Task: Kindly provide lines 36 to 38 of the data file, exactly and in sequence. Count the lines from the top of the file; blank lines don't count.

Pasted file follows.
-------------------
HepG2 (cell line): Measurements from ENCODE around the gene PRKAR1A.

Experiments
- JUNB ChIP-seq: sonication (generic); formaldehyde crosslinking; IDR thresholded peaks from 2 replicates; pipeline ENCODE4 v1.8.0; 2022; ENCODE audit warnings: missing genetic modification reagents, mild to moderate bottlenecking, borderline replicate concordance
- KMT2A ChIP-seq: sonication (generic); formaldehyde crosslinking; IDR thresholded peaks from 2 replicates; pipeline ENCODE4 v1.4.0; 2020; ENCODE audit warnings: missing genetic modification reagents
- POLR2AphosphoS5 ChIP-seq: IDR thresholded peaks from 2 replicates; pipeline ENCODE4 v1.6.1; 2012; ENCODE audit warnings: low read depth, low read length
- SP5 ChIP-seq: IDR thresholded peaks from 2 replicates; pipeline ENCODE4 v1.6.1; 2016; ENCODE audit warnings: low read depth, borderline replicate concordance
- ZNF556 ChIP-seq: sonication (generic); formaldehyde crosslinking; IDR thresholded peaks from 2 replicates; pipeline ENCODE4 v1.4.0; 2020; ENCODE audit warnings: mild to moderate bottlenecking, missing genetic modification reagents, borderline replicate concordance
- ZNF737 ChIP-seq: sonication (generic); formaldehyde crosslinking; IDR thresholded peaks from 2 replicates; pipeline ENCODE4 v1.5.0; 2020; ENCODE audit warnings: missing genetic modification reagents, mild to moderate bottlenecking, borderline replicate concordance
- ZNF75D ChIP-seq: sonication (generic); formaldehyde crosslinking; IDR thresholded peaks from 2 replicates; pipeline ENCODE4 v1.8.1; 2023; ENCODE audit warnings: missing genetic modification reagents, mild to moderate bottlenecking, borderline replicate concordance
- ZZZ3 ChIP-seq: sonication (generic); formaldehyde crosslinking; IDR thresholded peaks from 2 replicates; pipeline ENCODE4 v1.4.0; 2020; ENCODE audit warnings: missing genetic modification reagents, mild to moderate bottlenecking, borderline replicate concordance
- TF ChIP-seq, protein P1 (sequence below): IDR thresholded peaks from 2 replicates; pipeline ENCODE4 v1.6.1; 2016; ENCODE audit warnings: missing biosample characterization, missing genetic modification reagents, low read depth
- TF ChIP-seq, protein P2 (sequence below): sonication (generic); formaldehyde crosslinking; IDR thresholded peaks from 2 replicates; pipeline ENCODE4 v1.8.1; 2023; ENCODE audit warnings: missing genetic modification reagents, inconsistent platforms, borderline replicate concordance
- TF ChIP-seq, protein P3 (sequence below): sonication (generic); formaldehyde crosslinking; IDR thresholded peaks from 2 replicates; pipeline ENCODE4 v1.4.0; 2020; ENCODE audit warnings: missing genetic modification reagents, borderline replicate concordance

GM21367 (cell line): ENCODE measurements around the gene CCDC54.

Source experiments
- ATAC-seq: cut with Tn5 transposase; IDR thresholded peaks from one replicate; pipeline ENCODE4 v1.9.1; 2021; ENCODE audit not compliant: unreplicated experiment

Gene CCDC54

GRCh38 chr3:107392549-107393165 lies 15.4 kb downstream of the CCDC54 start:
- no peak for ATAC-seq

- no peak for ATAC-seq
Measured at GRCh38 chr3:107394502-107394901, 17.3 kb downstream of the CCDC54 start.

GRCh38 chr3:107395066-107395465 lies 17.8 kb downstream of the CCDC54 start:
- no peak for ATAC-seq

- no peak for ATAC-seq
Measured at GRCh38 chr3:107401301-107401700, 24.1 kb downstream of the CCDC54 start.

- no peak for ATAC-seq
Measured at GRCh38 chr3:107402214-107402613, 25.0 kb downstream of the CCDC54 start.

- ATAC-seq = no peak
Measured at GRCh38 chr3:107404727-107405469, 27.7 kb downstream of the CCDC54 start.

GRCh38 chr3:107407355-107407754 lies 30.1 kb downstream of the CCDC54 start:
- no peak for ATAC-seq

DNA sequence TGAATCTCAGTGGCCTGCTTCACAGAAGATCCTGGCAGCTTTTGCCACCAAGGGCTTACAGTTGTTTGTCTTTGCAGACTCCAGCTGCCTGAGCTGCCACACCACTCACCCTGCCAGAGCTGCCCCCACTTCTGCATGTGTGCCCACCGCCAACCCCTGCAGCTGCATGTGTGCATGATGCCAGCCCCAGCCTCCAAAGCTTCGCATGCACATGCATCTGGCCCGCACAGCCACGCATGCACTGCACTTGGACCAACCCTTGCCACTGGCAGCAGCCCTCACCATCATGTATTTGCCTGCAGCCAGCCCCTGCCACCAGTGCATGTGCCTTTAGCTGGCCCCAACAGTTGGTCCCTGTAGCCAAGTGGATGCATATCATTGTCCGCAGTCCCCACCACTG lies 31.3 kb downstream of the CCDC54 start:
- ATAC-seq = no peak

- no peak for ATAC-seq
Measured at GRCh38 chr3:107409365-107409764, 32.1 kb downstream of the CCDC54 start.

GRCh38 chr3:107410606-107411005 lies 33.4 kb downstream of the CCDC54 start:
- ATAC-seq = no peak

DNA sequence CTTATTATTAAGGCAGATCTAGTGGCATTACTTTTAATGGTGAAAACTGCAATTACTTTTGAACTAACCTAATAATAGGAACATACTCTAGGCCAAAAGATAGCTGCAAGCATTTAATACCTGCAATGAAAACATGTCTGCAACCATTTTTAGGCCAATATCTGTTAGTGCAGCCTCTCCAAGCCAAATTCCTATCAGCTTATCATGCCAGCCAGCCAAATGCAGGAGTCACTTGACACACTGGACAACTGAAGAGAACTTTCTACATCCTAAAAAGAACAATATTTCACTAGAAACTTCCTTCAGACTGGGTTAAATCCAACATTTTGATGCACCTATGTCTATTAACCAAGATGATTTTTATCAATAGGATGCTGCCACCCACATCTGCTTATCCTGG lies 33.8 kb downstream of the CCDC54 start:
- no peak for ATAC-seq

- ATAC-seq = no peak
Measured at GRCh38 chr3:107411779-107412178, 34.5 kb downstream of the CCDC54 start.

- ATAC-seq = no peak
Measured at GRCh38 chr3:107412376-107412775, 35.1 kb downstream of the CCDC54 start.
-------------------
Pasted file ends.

GRCh38 chr3:107410606-107411005 lies 33.4 kb downstream of the CCDC54 start:
- ATAC-seq = no peak

DNA sequence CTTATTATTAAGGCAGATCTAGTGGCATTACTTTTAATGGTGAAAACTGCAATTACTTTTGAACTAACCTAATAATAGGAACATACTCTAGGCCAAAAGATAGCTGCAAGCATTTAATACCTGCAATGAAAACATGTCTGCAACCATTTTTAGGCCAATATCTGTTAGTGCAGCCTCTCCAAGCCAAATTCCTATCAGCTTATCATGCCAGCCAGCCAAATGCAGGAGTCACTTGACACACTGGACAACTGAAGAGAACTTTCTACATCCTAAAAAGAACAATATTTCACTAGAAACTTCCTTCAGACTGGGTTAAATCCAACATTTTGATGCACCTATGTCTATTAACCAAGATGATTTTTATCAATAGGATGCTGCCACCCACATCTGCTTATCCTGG lies 33.8 kb downstream of the CCDC54 start: